The stories units tell

Grammage, fuel efficiency, and recovery time

One of the ways to describe paper is its grammage, which is most commonly expressed in gsm, i.e. grams per squared meters. Your usual notebook will be somewhere around 60 gsm, a really heavy paper can be 120, a business card is up to 400, and the standard copy paper is about 30. Higher grammage does not mean that the paper will be “better” - this is simply an indication of how thick, rigid, etc, the paper will be. But we are not here to talk about paper quality.

Expressing paper “density” as grams (a weight) per squared meters (a surface) is an interesting choice, as it assumes that a sheet of paper is a two-dimensional object. And this is an acceptable approximation, as your average sheet of paper is thinner than a tenth of a millimeter. We know that this object exists in three dimensions, but we are willing to think of it as being two-dimensional. In short, our expression of grammage, in terms of the units we picked, is technically incorrect, but it tells the correct story.

Another interesting unit is mpg, or miles per gallon, as a measure of fuel efficiency; this is, quite literally, how many miles you will drive on a single gallon of fuel. Because this is not necessarily intuitive, let’s express this instead as litres per kilometers, which amounts to a volume (a distance cubed) divided by a distance - the resulting unit is therefore… a surface? How would it make sense to measure the efficiency of a vehicle as a surface? Well, it doesn’t. We are perfectly justified in bringing all of these units to the same basis, and the simplifying, but this misses the point. The point is that a litre of fuel contains some quantity of energy, and the correct way to think about miles per gallon is as an answer to the question: how much energy do I need to expend to advance one unit of distance. Realizing that a volume is a distance cubed is correct, but tells the wrong story.

Now, what does it have to do with anything?

One of the first exercises I assign in my modeling class is to think about ways to come up with approximate values for the parameters of an epidemic model in which individuals are initially susceptible, can become infectious, and finally recover. The specific question I ask is, “can you think of a way to come up with a good enough guess for the rate of recovery”. This problem becomes really simple if you think about units. In this model, we are describing individuals, so the units of all variables are “individual”. Because this is a temporal model, the derivatives are expressed as changes in individuals, or individuals per time unit. If we assume that the only way to recover is to start as an infectious individual, then we know that we are multiplying something which is expressed in individuals (the number of infectious), and we must get something expressed as individuals per time.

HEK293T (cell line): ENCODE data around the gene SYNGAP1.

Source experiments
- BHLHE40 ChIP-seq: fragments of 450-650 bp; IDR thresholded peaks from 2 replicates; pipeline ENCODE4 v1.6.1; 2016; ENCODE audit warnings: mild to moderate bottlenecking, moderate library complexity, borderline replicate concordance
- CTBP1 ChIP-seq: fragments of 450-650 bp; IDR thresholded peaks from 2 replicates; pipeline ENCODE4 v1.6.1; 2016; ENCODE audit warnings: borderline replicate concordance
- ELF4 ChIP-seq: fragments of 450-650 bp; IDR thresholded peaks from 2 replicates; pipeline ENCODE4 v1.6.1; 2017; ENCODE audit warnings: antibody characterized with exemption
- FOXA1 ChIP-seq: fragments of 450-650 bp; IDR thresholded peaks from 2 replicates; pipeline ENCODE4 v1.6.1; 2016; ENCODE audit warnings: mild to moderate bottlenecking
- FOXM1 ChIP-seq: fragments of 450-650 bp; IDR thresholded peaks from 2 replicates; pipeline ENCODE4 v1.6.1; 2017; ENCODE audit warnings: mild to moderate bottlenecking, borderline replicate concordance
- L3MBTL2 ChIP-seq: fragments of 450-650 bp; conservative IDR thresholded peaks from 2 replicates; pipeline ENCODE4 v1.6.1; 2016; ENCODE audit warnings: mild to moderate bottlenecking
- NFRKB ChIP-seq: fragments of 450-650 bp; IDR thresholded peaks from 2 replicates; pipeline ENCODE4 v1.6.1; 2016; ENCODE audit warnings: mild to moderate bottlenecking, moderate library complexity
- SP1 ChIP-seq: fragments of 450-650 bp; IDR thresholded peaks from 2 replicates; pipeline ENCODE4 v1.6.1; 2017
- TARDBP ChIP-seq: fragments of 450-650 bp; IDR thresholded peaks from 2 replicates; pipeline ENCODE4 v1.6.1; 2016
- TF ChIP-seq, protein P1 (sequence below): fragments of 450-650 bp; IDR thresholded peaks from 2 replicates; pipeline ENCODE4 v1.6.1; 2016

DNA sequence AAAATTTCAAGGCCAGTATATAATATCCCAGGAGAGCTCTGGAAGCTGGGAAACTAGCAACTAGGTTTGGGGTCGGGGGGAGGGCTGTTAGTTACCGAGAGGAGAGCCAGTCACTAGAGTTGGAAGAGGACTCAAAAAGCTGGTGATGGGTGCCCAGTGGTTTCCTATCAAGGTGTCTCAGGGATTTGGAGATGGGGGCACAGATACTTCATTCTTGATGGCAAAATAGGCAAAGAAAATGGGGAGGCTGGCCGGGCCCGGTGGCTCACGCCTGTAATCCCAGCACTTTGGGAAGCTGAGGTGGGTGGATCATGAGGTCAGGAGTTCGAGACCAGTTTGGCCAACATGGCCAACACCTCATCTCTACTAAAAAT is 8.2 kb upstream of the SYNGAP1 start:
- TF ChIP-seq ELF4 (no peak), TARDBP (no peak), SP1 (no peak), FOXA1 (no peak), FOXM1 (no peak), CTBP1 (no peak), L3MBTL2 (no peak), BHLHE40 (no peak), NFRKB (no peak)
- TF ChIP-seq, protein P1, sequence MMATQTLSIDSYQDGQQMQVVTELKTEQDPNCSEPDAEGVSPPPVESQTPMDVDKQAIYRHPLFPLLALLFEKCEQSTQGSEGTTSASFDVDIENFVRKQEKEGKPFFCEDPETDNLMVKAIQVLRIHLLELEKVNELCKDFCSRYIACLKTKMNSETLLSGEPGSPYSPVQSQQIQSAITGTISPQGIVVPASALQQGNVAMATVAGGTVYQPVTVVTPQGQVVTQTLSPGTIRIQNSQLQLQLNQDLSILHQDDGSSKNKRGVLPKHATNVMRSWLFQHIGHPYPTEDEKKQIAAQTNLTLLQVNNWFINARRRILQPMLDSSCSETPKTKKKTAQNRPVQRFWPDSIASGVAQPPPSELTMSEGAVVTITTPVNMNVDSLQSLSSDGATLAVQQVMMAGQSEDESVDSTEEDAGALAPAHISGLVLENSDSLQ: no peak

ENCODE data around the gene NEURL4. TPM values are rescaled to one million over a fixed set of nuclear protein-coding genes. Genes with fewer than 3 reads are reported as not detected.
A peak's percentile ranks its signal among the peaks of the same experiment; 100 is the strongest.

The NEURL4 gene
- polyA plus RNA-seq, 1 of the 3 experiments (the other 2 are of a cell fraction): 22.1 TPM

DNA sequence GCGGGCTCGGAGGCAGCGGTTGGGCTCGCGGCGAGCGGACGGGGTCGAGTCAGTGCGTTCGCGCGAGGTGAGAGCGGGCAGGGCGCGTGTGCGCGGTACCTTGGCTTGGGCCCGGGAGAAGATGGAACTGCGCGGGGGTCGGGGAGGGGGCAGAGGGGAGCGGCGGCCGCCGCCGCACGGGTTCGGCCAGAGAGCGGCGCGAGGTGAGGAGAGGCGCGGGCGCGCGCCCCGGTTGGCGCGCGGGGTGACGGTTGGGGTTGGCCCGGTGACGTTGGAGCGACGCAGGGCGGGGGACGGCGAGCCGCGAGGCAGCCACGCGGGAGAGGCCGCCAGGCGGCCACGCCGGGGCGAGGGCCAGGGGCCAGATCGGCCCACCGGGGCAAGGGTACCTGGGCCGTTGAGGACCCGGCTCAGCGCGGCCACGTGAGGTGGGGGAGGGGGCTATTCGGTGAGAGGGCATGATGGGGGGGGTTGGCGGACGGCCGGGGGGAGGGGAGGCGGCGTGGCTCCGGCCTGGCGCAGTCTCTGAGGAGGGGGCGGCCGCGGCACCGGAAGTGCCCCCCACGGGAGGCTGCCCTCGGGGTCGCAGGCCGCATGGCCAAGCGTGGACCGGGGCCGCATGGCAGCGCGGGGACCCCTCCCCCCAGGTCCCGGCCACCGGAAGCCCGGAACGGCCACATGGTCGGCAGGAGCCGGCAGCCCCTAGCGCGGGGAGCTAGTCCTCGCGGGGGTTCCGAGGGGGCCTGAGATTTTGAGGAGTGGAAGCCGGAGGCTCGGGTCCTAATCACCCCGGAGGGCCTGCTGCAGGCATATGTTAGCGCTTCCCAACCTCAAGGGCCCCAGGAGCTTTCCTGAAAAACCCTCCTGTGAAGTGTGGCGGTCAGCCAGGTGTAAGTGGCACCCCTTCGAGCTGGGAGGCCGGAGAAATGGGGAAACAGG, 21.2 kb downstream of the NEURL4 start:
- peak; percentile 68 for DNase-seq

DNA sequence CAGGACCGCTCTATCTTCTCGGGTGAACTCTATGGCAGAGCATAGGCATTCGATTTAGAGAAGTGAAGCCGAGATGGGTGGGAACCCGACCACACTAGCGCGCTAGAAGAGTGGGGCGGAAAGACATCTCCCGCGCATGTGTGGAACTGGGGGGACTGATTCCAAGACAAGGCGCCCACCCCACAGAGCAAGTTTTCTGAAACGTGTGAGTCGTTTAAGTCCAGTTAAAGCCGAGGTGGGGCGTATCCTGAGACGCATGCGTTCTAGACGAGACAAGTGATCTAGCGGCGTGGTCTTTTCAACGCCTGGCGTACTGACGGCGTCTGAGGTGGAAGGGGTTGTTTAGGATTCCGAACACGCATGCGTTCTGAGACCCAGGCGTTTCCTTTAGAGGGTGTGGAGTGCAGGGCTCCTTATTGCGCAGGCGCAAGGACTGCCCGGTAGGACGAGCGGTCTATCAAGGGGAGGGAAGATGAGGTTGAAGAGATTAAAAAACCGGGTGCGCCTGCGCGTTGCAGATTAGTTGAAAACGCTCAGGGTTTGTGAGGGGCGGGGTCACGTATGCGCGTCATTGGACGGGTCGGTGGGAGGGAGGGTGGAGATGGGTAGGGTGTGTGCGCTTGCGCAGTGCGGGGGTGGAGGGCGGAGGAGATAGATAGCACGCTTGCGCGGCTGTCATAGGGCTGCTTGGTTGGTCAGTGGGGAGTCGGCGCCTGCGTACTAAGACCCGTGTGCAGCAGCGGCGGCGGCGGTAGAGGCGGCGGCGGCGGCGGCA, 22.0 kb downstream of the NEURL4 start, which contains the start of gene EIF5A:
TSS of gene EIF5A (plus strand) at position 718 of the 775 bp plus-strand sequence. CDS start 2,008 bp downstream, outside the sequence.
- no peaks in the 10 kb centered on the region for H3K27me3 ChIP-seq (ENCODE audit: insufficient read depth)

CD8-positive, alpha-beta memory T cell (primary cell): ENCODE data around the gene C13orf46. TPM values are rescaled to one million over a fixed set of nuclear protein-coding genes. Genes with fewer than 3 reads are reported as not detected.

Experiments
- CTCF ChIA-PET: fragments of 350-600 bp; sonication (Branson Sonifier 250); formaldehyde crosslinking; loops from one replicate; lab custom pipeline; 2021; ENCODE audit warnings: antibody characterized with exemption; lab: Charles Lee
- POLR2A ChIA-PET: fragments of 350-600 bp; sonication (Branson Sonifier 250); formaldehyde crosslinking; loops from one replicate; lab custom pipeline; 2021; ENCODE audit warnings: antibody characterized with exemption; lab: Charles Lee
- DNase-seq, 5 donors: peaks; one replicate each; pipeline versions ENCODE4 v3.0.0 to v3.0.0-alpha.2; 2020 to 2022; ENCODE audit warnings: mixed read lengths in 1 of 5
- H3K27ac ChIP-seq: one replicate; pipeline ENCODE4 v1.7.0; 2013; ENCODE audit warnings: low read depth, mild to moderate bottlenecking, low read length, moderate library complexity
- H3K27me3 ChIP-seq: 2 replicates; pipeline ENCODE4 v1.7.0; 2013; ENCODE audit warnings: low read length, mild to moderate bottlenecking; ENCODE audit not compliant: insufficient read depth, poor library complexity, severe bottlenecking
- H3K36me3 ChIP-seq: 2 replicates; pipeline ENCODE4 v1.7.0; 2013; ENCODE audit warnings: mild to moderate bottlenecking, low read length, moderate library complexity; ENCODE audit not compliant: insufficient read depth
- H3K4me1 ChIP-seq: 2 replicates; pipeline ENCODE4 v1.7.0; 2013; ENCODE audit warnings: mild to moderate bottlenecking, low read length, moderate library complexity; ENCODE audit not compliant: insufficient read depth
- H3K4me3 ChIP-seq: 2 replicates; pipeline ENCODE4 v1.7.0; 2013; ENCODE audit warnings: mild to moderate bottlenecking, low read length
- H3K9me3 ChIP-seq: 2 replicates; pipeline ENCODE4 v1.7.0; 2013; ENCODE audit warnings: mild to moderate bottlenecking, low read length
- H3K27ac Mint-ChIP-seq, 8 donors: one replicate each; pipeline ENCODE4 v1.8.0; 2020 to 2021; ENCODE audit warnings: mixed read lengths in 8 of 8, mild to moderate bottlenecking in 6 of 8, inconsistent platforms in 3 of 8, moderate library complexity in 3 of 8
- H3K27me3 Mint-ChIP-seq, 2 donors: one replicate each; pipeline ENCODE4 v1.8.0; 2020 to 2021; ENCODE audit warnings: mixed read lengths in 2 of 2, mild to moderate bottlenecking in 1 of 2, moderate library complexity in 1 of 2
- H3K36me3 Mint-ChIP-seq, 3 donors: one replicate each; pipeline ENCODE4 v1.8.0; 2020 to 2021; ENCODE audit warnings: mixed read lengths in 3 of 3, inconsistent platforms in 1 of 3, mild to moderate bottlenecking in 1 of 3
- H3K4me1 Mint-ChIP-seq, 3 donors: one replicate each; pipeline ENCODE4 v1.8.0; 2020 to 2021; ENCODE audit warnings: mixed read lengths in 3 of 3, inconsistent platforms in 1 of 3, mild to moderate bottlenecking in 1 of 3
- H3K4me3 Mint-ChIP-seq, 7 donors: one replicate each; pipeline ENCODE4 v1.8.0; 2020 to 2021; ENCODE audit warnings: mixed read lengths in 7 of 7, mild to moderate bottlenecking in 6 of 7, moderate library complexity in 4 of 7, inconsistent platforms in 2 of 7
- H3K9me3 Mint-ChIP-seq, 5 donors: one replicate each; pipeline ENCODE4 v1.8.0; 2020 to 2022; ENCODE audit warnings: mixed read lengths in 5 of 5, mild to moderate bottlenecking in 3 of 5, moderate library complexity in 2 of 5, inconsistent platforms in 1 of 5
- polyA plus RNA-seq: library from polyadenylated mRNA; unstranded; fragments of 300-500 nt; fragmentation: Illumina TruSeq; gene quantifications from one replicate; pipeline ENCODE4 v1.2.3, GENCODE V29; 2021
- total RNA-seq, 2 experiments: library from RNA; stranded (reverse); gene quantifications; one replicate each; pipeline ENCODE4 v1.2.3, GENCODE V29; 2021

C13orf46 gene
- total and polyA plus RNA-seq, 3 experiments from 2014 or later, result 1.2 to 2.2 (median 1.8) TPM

Or to put it in not-words:

$$\text{individuals} \times u = \frac{\text{individuals}}{\text{time}}$$

From this, it is easy to see that the units of the quantity $u$ (i.e. the unit of the recovery rate) is $\text{time}^{-1}$. This is a rate, and one way to estimate a rate is to guess the time spent in the state, and then invert it – in this case, by guessing how long an individual remains infectious for, we can express the rate of recovery as the inverse of this quantity.

Neat, right? This is an example where units can serve as a check that the model parameters are correct (everything must balance at the end), and also provide some guidance about what should be measured. Discussing units (of variables and parameters) is one of my favorite ways to go through the process of debugging a model, and it helps decide on the “correct” way to represent a mechanism.